Third, this location data, along with Waze's mapping and navigation, can enable Facebook to integrate even more into commerce. If a Facebook-owned Waze knows when I get to a new city or neighborhood, in addition to showing me an ad for a local business there that fits my interests, they can tell me how long it will take me to drive there, taking into account real-time traffic conditions, and also offer me directions for how to get there. Moreover, if friends of mine have recommended a nearby restaurant, Facebook can give me a promotion for the restaurant whenever I'm nearby, again along with directions to get there.
All in all, Facebook's acquiring Waze would be more than just upping their mobile presence - it would enable several of their strategic directions.
Taking this reasoning one step further, it looks like Waze is a much more strategic acquisition target for Facebook than for Apple (NASDAQ:AAPL), who was rumored to be eyeing Waze a few months ago. Waze would also enable some big new features for Apple, but nothing as strategically significant as it would for Facebook.
What about Google (NASDAQ:GOOG) as a Waze acquirer? Certainly everything written above could apply to Google as much as to Facebook. Google is starting from the opposite end as Facebook but working towards the same goals - they have the popular mapping and location applications and are trying to gain a strong foothold in social networking. But for this reason, a Waze acquisition would help Google less than Facebook - it would improve what they have and move mapping in a social direction, but since they already have Google Maps, Waze wouldn't be as transformational an acquisition as it would be for Facebook.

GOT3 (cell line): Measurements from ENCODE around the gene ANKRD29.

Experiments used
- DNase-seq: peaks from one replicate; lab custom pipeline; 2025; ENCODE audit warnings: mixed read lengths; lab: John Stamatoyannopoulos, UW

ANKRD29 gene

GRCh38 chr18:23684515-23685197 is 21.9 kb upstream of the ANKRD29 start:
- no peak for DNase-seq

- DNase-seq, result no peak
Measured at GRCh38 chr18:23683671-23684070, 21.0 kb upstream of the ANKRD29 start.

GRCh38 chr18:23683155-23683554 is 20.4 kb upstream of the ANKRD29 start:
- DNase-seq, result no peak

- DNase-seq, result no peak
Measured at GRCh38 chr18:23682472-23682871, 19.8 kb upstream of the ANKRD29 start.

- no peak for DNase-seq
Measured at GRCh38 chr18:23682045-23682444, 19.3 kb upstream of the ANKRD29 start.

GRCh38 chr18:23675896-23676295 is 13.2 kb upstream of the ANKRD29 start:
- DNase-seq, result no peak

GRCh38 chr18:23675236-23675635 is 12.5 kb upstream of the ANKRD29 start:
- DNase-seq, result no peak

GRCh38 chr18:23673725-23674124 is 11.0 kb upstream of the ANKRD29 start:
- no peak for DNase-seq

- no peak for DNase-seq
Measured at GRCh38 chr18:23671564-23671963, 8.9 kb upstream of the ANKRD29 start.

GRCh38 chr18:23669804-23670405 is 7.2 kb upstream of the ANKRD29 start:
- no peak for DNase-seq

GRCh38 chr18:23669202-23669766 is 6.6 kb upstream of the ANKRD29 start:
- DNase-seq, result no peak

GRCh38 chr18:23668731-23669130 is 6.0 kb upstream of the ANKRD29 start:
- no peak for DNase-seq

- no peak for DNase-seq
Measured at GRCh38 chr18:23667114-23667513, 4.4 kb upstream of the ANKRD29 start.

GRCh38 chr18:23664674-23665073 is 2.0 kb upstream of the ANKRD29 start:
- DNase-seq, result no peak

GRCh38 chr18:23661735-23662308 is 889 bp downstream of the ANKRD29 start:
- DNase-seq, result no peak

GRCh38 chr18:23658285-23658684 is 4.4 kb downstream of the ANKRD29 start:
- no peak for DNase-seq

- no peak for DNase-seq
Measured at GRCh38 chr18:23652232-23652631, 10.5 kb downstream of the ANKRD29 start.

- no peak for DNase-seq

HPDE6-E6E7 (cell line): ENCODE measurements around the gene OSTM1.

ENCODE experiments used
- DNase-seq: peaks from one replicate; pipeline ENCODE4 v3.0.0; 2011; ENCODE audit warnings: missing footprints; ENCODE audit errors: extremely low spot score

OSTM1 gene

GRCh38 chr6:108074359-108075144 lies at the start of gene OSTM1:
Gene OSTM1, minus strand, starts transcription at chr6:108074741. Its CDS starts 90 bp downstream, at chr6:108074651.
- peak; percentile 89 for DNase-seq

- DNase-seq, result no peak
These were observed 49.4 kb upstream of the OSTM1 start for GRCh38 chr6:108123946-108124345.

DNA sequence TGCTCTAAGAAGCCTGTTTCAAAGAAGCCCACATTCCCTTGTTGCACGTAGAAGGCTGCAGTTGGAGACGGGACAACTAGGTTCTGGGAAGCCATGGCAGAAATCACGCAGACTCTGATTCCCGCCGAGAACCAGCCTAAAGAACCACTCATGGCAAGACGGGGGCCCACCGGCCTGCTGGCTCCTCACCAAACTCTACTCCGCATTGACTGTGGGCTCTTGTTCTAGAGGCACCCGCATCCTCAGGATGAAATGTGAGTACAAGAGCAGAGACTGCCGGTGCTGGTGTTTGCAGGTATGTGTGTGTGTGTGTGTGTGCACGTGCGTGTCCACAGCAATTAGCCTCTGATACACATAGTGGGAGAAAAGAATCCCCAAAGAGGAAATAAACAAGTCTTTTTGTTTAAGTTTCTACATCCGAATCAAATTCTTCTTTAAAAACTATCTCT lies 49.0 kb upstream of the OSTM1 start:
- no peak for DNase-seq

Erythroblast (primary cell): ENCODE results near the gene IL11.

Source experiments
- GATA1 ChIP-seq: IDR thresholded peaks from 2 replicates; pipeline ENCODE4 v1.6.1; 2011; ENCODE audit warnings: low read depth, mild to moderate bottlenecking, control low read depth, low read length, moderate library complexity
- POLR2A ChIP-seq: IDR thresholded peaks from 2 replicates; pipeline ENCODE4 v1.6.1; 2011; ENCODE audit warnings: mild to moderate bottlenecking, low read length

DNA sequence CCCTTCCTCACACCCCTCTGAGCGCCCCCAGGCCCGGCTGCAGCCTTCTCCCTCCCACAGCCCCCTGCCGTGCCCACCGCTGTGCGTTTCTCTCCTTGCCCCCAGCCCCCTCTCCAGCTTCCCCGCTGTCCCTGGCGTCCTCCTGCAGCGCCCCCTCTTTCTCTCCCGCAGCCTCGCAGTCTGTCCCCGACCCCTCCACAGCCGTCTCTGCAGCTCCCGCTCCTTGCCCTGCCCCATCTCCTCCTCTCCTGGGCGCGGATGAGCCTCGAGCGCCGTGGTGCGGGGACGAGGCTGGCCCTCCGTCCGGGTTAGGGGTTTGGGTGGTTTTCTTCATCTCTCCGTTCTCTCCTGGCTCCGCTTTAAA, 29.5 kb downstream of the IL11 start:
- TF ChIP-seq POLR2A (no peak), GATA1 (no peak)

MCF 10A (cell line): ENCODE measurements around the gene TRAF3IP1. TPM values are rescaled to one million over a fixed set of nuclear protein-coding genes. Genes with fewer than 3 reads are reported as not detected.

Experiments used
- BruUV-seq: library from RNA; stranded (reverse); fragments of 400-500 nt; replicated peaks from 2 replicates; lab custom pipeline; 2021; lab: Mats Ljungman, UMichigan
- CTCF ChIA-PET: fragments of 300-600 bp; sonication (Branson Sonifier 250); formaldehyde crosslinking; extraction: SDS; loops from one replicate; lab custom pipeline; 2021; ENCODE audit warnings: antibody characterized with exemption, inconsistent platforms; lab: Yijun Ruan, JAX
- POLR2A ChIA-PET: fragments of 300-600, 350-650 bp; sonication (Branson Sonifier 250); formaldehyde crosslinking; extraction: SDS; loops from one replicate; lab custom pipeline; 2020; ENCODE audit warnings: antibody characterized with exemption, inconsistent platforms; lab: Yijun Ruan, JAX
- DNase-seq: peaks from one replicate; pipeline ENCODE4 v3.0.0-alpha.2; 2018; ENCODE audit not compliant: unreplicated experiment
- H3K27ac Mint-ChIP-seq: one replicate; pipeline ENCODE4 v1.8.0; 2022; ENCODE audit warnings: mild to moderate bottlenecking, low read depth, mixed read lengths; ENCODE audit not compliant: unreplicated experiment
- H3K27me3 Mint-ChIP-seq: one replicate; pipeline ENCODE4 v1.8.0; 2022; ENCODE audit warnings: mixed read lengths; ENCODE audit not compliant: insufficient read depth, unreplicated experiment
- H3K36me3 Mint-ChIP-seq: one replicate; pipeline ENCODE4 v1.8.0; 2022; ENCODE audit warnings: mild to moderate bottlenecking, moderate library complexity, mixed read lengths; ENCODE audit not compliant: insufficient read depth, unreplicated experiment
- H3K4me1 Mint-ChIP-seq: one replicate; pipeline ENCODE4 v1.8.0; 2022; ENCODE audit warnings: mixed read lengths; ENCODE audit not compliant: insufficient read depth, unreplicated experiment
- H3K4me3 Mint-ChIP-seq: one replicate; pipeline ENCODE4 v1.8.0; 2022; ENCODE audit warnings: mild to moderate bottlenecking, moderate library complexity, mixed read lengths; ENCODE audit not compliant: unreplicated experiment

What about Microsoft (NASDAQ:MSFT), the other ten-ton gorilla in this space? With Bing Maps less successful than Google Maps across the mobile market, acquiring Waze would give them a big jump in the mapping and navigation area. But they're not positioned, yet, to leverage it for social networking, as much as they may want to. And Microsoft's profit comes from software more than services. So again a Waze acquisition seems less significant for them than for Facebook.
Other major players are certainly moving into these areas. Intel (NASDAQ:INTC) is getting into the mapping and navigation space, with their acquisition of Telmap. Telmap's recently-released M8 app delivers mapping and navigation, and is specifically designed to integrate with other services. Qualcomm (NASDAQ:QCOM) has a number of technology initiatives in the location area, but is not yet offering services directly to the market. Yahoo! (NASDAQ:YHOO) would presumably like to strengthen its maps offering, but is likely in too much of a challenging position themselves these days to compete with Facebook or Google on acquisition prices.
Bottom line, Waze looks like a perfect strategic acquisition for Facebook, more than for other major players. If the rumors are true, Facebook seems to agree, and is now debating maintaining Waze as an R&D center in Israel. While the news articles are relating to this as a hard decision for Facebook management, an R&D center in the so-called start-up nation might be a strategic move for Facebook as well. Faced with the need to innovate in the mobile area, an infusion of new innovation mentality might be an added plus in the deal.
If the deal goes through, we have some exciting developments on the horizon for a Facebook+Waze combination. Will Facebook grab this opportunity for mobile stickiness, location data, social location and location-based commerce?